Employee turnover fell from 12.3% to 10.5% during the last year amid rising unemployment, a survey by the Chartered Management Institute (CMI) has revealed.
The CMI study, which questioned 350 firms, also indicated that just 3.9% of workers resigned during the 12-month period – the smallest total for five years.
The survey also found that just 0.2% of those questioned had decided in the past year to retire and staff loyalty was not rewarded with big pay rises, with salary increases averaging 2.2% last year.
Ruth Spellman, chief executive of CMI, said: "It seems that UK employees are more content to stay in their current jobs. Despite increasing demands on time and pressure to deliver more for less, employees have retained some sense of loyalty to their employers and their efforts are being noticed.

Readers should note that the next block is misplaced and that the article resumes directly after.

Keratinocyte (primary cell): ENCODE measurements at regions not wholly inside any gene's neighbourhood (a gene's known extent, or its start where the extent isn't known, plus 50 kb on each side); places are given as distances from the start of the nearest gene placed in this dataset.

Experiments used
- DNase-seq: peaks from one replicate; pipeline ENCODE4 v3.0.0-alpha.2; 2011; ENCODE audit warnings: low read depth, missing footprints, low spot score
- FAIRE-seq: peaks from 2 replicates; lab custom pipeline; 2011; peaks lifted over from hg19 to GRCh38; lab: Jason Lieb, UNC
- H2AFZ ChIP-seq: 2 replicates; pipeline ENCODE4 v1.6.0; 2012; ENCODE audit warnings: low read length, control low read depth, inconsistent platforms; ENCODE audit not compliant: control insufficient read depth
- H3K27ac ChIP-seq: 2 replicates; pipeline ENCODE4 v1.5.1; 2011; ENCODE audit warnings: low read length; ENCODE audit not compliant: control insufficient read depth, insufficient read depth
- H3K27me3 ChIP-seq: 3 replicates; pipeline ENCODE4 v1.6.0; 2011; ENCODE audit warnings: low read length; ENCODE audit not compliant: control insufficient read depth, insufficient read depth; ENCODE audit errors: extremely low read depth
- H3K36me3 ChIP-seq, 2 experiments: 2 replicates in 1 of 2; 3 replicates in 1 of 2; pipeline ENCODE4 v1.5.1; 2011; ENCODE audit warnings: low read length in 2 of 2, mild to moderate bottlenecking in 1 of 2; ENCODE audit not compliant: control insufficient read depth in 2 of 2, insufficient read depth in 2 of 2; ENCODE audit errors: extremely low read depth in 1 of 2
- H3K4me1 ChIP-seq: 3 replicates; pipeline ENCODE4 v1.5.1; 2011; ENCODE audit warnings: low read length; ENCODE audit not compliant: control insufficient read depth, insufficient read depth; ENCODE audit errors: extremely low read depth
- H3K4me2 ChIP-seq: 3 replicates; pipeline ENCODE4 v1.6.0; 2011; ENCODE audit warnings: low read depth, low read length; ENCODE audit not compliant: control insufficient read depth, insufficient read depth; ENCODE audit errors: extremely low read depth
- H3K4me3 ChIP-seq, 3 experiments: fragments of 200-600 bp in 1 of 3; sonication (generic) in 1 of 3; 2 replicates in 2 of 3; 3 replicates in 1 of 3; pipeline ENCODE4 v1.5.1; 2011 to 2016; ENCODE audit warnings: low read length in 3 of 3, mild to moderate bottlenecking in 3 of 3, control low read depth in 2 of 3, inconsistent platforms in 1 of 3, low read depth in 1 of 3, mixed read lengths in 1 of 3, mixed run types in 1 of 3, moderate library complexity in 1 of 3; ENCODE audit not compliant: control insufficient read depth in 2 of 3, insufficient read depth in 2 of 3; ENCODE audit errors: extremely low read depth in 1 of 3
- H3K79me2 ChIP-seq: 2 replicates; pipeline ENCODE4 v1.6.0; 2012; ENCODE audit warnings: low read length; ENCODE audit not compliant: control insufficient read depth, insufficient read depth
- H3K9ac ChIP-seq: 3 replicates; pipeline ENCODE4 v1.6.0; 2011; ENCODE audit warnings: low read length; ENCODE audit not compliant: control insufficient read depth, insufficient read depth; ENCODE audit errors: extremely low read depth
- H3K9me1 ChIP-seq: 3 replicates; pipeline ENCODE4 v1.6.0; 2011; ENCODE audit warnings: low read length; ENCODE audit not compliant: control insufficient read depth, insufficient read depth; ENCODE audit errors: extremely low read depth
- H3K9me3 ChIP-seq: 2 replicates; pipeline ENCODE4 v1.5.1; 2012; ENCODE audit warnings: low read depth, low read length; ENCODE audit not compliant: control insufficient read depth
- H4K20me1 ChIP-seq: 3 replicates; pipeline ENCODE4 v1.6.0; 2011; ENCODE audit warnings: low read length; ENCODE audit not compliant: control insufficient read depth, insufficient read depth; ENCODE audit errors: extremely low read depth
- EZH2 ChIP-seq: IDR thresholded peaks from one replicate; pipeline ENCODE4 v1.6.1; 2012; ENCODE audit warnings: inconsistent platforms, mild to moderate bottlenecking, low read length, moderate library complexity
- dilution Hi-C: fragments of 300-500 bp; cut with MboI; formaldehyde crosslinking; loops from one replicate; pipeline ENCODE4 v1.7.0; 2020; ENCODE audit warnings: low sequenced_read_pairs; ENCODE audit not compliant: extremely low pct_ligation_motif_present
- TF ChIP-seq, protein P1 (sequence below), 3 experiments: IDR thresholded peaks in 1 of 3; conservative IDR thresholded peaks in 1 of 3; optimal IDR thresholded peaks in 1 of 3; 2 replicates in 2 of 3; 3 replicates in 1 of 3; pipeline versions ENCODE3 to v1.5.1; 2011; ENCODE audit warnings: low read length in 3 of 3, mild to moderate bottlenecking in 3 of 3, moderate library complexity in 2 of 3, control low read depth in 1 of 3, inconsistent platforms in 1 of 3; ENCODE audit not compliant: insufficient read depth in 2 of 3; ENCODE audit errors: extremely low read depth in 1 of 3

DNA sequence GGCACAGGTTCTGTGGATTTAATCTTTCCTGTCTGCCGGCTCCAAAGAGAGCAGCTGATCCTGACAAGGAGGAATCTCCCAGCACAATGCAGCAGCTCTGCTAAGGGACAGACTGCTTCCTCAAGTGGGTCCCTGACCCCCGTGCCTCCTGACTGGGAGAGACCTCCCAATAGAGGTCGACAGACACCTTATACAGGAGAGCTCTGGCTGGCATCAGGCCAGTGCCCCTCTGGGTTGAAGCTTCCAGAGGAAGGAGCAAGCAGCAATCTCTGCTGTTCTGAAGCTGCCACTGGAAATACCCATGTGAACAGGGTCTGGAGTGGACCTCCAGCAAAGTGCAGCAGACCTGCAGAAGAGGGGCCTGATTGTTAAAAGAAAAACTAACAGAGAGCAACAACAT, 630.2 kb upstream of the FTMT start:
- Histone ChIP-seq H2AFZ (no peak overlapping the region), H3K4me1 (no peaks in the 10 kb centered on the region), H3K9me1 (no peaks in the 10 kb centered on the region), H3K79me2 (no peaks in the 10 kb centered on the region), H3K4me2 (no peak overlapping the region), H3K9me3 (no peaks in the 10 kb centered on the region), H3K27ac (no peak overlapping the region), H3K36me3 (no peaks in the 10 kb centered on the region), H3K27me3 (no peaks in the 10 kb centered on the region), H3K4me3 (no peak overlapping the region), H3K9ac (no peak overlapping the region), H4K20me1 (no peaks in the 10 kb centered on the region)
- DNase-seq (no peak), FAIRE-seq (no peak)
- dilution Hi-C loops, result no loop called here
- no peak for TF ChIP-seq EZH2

"It's reassuring that employers have been able to offer modest pay rises, something we hope indicates that the era of pay freezes may be about to thaw. Of course, no one should believe that the only way to retain employee loyalty is by throwing money around."